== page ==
But goaltending wasn’t the problem against Toronto or Ottawa. Miller was fun to watch against Toronto, especially in the first period where he made several nice save. Miller turned away 35 shots and held the Senators to one goal in the first 48 minutes against Ottawa. The team didn’t play well in its own end either night and was held to two goals or less for the sixth and seventh times in the last 30 days.

One way to help the goalies out is to pick up bodies in front of the net. The Sabres are getting beat for a lot of second chance goals lately and while defensive zone coverage won’t put goals on the board, it will help keep them off it.

I wrote last week how Robyn Regehr, Andrej Sekera and the rest of the Sabres need to lose their puck focus and find a man. Four games and 19 goals later, the team is still having the same problem.

We’re picking on Mike Weber from Tuesday’s game in Ottawa, but after going minus-8 in his first seven games played, he has it coming.

Weber got beat by Chris Neal, of all people, for a home run pass through the neutral zone that led to the Senators’ first goal.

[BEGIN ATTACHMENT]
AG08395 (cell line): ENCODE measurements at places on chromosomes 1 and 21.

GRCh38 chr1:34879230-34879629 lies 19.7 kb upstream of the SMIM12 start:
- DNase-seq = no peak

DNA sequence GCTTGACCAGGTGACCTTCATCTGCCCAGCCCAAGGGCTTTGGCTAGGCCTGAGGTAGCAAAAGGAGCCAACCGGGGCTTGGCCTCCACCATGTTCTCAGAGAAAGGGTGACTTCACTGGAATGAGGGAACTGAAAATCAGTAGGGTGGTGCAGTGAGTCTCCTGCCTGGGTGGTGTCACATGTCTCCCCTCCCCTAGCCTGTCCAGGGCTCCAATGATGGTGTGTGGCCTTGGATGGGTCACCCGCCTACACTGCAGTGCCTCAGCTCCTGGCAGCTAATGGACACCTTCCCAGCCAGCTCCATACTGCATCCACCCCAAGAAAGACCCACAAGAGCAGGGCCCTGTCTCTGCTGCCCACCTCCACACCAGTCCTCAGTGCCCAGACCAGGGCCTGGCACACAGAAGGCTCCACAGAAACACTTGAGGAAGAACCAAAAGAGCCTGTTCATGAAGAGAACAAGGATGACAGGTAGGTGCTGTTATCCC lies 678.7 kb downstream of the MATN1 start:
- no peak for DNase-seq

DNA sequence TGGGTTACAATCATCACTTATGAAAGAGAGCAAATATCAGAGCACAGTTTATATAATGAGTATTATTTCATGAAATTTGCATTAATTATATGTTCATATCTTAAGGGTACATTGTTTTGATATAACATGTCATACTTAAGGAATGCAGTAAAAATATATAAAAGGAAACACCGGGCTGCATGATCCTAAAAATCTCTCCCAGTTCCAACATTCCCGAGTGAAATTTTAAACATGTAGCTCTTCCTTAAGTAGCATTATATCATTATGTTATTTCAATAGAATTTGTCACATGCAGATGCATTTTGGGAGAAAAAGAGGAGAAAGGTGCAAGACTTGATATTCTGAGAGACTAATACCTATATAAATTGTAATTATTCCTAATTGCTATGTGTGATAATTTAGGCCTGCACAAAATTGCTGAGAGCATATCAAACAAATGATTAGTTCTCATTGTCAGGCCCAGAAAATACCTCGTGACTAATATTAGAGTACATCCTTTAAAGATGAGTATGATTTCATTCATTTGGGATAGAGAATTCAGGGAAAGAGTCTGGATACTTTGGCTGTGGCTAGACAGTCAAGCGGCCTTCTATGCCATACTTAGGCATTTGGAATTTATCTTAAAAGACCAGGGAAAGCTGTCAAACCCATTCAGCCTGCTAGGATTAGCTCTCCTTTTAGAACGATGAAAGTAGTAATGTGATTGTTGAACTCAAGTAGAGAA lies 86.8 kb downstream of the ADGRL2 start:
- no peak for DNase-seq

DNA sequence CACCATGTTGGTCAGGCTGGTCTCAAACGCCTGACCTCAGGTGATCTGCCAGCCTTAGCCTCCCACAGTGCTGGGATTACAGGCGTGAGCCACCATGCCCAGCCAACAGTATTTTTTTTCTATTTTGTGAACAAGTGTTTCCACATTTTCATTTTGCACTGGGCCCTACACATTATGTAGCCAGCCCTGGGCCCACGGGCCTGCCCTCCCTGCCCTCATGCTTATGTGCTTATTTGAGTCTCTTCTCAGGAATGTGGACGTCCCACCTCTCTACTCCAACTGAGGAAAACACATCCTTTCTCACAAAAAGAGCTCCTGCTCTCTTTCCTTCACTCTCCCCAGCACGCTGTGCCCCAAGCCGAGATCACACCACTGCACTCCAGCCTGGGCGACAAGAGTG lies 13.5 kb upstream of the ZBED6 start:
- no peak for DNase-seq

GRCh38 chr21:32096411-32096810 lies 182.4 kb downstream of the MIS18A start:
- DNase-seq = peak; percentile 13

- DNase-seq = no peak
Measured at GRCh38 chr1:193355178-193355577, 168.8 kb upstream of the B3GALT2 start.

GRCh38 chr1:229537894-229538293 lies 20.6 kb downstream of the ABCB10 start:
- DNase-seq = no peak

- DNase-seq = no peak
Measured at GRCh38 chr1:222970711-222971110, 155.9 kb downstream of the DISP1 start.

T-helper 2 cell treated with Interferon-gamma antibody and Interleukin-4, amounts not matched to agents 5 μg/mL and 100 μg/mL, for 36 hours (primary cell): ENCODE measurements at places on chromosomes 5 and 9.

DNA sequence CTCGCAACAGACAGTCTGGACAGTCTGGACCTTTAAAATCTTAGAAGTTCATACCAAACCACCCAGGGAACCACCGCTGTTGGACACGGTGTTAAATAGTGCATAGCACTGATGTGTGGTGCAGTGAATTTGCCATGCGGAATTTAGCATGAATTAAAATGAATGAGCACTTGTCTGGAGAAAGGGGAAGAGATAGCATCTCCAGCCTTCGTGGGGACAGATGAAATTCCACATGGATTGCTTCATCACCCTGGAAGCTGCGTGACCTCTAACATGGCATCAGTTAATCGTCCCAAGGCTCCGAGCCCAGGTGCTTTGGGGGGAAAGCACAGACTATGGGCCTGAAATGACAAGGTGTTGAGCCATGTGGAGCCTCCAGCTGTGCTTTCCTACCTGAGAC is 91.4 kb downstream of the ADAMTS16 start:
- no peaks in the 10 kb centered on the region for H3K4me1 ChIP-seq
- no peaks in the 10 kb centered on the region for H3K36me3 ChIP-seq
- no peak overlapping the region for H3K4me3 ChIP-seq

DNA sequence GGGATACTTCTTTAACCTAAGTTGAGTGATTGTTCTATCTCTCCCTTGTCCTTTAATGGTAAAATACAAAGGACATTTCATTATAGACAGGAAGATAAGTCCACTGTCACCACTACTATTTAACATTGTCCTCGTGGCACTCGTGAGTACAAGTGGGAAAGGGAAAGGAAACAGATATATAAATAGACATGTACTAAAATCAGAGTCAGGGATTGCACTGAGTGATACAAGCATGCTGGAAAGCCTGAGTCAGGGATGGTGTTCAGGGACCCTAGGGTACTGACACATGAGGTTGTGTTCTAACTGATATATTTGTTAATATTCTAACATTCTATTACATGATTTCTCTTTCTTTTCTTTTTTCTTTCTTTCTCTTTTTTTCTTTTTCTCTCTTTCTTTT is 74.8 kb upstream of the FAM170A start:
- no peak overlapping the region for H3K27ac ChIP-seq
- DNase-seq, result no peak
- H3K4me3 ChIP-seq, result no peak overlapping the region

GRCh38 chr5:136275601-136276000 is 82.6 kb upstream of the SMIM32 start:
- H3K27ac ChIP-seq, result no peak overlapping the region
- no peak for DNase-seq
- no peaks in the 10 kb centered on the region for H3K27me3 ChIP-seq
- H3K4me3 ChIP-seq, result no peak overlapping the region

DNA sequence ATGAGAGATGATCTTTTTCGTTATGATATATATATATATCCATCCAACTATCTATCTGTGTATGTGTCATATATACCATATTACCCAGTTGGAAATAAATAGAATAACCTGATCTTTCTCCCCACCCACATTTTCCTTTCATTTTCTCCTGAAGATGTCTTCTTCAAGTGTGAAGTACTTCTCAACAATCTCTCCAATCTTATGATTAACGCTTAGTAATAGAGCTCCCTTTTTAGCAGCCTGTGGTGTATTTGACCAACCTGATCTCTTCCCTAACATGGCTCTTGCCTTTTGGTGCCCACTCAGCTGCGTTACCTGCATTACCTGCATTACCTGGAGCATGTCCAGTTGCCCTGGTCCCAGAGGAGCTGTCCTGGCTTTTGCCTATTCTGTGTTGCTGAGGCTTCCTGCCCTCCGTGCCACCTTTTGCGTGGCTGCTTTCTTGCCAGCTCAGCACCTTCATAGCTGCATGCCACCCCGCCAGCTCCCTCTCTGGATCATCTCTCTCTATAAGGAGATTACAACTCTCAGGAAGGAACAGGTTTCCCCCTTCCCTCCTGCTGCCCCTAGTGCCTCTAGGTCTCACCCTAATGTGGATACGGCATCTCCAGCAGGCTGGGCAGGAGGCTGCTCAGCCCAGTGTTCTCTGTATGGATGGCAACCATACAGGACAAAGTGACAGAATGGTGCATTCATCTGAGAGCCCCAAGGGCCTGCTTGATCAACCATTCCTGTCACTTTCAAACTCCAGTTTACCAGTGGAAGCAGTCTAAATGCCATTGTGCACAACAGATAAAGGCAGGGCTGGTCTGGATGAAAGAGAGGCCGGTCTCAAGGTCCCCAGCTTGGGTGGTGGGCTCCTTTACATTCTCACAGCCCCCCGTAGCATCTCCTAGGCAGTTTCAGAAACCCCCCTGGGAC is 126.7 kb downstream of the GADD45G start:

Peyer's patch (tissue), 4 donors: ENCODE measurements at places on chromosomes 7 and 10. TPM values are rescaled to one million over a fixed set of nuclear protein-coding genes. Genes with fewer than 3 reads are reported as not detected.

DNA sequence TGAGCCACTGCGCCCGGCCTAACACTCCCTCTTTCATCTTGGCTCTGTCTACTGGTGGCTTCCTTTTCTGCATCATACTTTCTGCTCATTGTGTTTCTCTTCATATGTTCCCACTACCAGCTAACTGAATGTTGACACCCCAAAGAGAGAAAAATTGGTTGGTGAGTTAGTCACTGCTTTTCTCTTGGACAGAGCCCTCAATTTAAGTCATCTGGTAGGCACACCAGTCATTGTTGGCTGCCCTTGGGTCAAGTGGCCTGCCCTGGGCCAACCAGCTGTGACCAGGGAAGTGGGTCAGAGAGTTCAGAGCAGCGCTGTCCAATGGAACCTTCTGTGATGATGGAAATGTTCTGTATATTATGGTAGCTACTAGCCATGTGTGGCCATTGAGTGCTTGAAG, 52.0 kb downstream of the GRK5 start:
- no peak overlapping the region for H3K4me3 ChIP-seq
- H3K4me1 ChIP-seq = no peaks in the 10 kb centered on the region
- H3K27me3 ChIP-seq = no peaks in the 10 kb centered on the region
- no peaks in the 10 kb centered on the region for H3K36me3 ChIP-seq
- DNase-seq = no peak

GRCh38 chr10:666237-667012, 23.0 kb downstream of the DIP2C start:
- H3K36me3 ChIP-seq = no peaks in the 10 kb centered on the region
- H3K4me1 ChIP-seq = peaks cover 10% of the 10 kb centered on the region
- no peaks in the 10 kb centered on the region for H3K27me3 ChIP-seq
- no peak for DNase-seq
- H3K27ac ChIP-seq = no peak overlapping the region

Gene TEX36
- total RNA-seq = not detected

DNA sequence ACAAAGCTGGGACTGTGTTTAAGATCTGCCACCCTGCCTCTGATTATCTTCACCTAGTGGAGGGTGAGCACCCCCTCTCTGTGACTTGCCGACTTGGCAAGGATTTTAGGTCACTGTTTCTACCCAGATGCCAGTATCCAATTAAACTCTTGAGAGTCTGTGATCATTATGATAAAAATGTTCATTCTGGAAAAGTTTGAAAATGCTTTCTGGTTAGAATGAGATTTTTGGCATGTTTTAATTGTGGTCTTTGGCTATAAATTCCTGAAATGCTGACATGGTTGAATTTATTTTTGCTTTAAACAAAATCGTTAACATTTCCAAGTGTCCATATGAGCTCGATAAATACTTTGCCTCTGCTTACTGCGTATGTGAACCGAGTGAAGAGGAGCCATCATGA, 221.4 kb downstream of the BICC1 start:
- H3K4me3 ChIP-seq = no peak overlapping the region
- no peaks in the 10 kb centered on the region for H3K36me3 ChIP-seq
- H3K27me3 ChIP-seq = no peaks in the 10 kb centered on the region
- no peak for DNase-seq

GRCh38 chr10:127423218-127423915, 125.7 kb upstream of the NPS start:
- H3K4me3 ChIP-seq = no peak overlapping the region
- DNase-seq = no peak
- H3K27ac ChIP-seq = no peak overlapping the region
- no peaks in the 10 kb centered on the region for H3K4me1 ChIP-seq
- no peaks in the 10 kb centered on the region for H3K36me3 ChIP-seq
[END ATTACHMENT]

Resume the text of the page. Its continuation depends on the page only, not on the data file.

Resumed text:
Here are shots about two seconds apart. In the first one, Neal has just slipped past Weber. Zack Smith, a few strides past the red line, is underlined.

There’s no excuse for getting beat like that, but it happens. You put your head down and try as hard as you can to catch the guy, and if you can’t do that, either make sure you clear the rebound and tie up the trailer.

Weber doesn’t do any of those. He coasts back to the net and lets Smith fly right past past him, as shown in the second frame. Smith has gone untouched from the middle of the neutral zone to the hashmarks in the same amount of time that Weber, who should be madder than anyone, went from inside the blue line to the top of the circles. Miller stops the initial shot (because it’s Chris Neal), but when Jordan Leopold can’t clear the rebound, Smith gets a backhand on the loose puck and knocks it past Miller.

Ottawa’s second goal was scored on a rebound and the third goal came on the power play when Jason Pominville didn’t pick up the man coming in from the point. Scoring goals is still a problem, but tightening up defensive zone coverage goes a long way for a hockey team.

After that, there’s not much left a coach can do. Lindy could get in guys’ faces and tell them they need to stop playing like a bunch of sallies, but that’s not his style. The Sabres have plenty of hockey left before the New Year with four games the week after Christmas, but they better figure things out soon, before fans and Eastern Conference teams leave them behind.